Nuno was filled with questions about space, so her parents, who painted ceramics, would take her to the planetarium and the library. One of her prized possessions remains a book on amateur astronomy that Nuno’s dad bought her when she was young.

Nuno and her family moved to the US when she was 11. Although she was interested in pursuing science, Nuno wasn’t sure how to go about it. Her dad was diagnosed with terminal cancer, and Nuno wanted to help provide for him, so she went into the Air Force after high school.

After she left the Air Force, Nuno rediscovered the book her father gave her and she was reminded of her childhood dreams. Nuno began attending community college, focusing on science and math, and started an internship at NASA’s Jet Propulsion Laboratory in Pasadena, California. She worked with scientists and engineers who were coming up with mission concepts to answer questions about our solar system, as well as the types of instruments needed on spacecraft to help find those answers.

“It was at JPL that I discovered this field of planetary science,” Nuno said. “I didn’t even know planetary geology was a thing. And I figured out this is exactly what I want to do: answering science questions.”

Nuno pursued an undergraduate degree in geophysics and space physics, and this year she’s finishing up her doctorate at the University of Californa, Los Angeles. She also works on an instrument on the Lunar Reconnaissance Orbiter, which has been circling the moon since 2009.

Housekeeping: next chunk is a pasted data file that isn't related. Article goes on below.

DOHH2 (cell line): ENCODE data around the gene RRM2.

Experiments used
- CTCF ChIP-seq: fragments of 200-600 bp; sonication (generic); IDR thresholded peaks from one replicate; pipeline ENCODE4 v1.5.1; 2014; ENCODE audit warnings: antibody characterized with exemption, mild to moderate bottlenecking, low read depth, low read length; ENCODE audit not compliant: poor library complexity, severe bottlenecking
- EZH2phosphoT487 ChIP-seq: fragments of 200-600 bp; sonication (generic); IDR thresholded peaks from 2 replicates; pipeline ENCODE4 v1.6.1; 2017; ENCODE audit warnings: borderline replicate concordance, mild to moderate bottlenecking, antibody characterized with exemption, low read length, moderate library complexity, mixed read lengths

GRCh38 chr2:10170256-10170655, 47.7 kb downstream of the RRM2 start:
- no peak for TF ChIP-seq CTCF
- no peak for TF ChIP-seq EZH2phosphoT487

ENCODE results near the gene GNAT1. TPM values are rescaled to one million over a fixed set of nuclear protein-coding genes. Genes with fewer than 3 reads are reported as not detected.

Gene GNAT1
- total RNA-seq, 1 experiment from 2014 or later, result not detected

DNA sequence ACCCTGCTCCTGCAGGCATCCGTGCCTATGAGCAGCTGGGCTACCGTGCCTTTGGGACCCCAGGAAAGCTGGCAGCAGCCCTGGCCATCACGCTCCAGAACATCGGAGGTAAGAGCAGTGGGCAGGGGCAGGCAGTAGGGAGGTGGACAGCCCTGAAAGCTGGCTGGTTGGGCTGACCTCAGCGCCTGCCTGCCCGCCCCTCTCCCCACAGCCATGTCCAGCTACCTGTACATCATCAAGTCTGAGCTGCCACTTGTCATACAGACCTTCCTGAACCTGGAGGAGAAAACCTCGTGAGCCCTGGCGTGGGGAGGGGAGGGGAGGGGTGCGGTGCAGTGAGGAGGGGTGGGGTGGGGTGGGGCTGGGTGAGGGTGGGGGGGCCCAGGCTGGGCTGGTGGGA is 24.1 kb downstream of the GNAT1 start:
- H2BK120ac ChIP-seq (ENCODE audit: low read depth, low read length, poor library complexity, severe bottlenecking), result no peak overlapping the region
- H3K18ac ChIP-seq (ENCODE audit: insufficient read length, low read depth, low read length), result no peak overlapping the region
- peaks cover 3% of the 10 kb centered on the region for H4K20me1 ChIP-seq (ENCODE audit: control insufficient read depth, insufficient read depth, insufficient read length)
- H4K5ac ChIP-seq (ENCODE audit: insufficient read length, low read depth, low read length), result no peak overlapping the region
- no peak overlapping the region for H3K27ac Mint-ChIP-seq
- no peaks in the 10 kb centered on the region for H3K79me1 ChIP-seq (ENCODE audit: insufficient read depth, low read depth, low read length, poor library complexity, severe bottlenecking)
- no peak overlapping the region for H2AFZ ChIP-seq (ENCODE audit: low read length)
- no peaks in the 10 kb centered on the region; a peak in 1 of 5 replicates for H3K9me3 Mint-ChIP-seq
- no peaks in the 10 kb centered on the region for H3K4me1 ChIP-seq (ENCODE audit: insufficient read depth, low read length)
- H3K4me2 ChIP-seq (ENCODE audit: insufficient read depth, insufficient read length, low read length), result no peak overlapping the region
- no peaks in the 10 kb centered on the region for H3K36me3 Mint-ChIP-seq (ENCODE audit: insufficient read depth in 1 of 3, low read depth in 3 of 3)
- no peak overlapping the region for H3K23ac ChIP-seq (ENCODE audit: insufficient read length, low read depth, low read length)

Her expertise is in impact craters, so when she teaches classes, she has kids do meteor impact experiments, like dropping different size objects in sand to see the craters they create.

Their excitement inspires Nuno to be more curious and to be unafraid to ask questions in her own work.

“They haven’t lost their natural curiosity and wonder about the world,” she said.

When Nuno pictured a scientist as she was growing up, she thought of Bill Nye or Albert Einstein.

“But I didn’t know what it actually meant to be a scientist,” Nuno said. “I really want to show kids that you don’t have to look a certain way or act a certain way. If you have curiosity and if you want to do it, you can do it.”

Nuno acknowledges that she wasn’t sure she would be good at science, and that fear almost stopped her from pursuing STEM. Her advice to kids is to give it a try, especially if they’re passionate about it.

“There’s so many questions left to answer and we need all kinds of people to come and help answer at different viewpoints,” Nuno said. “That’s how we are going to discover the cosmos. Thousands of people make a mission work, and there’s a place for everyone.”